Some of you will know that I traveled to a few countries to take challenges for ‘The 12 Project’. One of them was to learn salsa in Colombia. This meant that in Cali(Colombia’s third largest city), I was at one salsateca or another every evening making a fool of myself. It was at Tin Tin Deo, one of the oldest salsa clubs in Cali, that I got introduced to a new kind of music. At first I was shocked. Shocked, at how much and how fast Calenos(people from Cali) could shake their hips. And then I was in love. In love with this new kind of sound, which I later found out was called Salsa Choke.
Along with the information, I have also shared some of the most popular Salsa Choke songs for you to listen to. Enjoy!
What is Salsa Choke music and dance?
Do not worry, this music has nothing to do with any sauce(salsa also means sauce in Spanish). Neither does it involve choking your partner on the dance floor. Even in the class where I was learning Salsa, choke(pronounced cho-que) made its appearance once a week. Gustavo, my salsa teacher, would make us shake our hips twice each side. It felt a lot like Bachata, but it was a lot faster and was made up of more dynamic movements. Unlike Salsa, Choke is not classical and can seem weird for the uninitiated. It is a partner dance but in most clubs people dance without one. Generally, one or two people lead the steps and the rest follow.
'Ras tas tas' is probably the most popular Salsa Choke song by artists 'Cali Flow Latino'
How and where did it begin?
Though most people across Colombia know about this form of music, it remains a phenomenon of the Pacific coast. Cities in the region of Valle Del Cauca is where Salsa Choke is the most popular. In my travels I found that young people from rest of Colombia were still picking up the moves, though they loved the beat. Salsa Choke is also special for Cali because many Calenos believe it was invented there, and hence it belongs to them. Unlike Salsa, that made its way to Cali in the 70’s and spread like wildfire, so much so that today Cali is known as the Salsa capital of the world. Wikipedia claims that cities like Cali made this dance form famous, but that it was invented in a coastal town called Tumaco.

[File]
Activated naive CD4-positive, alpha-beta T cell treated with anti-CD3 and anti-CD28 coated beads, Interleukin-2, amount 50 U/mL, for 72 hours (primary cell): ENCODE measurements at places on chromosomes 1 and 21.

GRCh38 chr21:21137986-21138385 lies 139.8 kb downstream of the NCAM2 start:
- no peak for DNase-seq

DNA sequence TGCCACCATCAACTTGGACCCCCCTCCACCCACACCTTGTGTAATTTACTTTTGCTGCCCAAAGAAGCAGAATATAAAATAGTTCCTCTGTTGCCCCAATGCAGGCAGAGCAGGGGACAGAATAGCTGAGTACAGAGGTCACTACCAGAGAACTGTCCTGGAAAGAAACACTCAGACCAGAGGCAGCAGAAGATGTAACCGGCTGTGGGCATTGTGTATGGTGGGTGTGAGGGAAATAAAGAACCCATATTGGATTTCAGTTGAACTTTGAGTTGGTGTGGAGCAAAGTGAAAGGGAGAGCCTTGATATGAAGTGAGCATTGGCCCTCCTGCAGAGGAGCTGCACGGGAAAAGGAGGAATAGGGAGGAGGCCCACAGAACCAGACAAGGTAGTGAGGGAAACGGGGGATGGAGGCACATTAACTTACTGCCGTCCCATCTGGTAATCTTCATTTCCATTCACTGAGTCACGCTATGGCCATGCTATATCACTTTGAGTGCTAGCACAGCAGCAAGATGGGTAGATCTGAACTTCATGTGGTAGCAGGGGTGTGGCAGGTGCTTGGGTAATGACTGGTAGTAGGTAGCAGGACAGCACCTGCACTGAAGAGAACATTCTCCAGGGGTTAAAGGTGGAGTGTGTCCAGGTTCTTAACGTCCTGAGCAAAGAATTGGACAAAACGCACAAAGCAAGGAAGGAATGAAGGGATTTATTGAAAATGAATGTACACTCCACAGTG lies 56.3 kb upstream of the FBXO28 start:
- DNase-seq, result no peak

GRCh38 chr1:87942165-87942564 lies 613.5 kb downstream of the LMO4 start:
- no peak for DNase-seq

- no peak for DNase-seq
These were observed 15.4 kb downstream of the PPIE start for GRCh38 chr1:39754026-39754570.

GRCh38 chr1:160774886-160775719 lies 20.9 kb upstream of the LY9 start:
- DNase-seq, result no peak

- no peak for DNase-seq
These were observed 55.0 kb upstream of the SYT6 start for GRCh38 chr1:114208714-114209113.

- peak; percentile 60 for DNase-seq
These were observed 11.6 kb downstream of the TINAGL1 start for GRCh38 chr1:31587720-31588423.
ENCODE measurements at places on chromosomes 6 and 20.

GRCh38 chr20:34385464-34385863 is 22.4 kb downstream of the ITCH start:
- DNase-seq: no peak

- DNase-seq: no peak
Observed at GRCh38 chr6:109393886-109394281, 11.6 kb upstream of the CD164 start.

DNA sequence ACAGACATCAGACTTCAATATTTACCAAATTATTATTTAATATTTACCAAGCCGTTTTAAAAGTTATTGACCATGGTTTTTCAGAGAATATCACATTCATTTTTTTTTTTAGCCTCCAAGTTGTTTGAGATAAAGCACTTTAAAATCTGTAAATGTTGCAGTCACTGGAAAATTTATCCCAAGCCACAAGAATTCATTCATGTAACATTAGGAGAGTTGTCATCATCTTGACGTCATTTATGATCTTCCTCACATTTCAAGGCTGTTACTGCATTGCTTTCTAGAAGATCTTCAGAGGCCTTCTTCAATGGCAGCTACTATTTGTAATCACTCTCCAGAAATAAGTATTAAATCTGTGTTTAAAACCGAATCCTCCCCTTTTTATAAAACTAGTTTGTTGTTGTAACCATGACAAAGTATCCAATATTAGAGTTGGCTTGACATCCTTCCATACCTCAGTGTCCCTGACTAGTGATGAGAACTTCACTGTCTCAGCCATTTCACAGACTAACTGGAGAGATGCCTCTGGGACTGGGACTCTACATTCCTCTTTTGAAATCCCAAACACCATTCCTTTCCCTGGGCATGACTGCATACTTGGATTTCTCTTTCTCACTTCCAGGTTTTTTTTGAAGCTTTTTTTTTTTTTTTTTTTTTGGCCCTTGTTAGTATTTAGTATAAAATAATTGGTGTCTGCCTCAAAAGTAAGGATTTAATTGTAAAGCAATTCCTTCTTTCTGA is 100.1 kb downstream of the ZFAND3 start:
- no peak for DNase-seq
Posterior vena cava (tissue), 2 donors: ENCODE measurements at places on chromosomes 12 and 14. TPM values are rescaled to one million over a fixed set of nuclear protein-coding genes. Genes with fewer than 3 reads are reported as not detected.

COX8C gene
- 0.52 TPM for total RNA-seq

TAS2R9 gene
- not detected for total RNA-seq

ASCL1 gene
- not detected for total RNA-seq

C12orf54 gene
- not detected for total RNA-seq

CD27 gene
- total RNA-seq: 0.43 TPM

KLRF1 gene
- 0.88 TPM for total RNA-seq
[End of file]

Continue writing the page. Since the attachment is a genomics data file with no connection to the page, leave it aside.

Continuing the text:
'Swagga', also by 'Cali Flow Latino' is wildly popular
How did it become popular?
Salsa Choke is much younger, more urban, aggressive and sensuous. Most people claim that the dance originated in the barrios populares of Cali, which means that it came from the poorer parts of Cali.
“Though it had been around for a while, it became wildly popular when the Colombian football team started dancing Salsa Choke. They would do that after scoring goals or gaining victory in the matches in Brazil World Cup 2014. Till then Salsa Choke was limited to Cali and other areas close to the Pacific coast”, informed Gustavo, my dance teacher.
'Semaforo' is another song without which the Salsa Choke playlist is incomplete
What does it look like?
Despite being named after Salsa Choke, the side way movements seem closer to Bachata. But look or listen carefully and you will realise that the rhythm, though faster, is the same. Like Salsa, it goes 1-2-3 …. 5-6-7 which is common among many Latin dances. After gaining popularity, Salsa Choke had made a place for itself in the crossover dance clubs of Colombia. These are places where they play Salsa, Bachata, Merengue and Reggaeton. But in Cali even some Salsa-only places, such as Tin-Tin Deo, play Salsa Choke to take a break from the routine.
'Taca tucuta' is a song you will hear all the time in the clubs of Cali.
What does the future hold?
But will this hip gyrating, joyful and sensuous dance ever take over Salsa in Cali? ‘Nooooooo, impossible!’, exclaimed Gustavo. He feels that the history and the classical touch that Salsa has will always ensure that it is more popular. I have my doubts though, Salsa Choke just needs good artists and it could at least replace the ridiculous Reggaeton that most younger Colombians are into.
'Limon con sal' is my favourite, let's end the list with this.
Or let me put it this way, at least I hope so. And if Salsa Choke is destined to fade out someday, let’s shake our hips while we can. Shall we?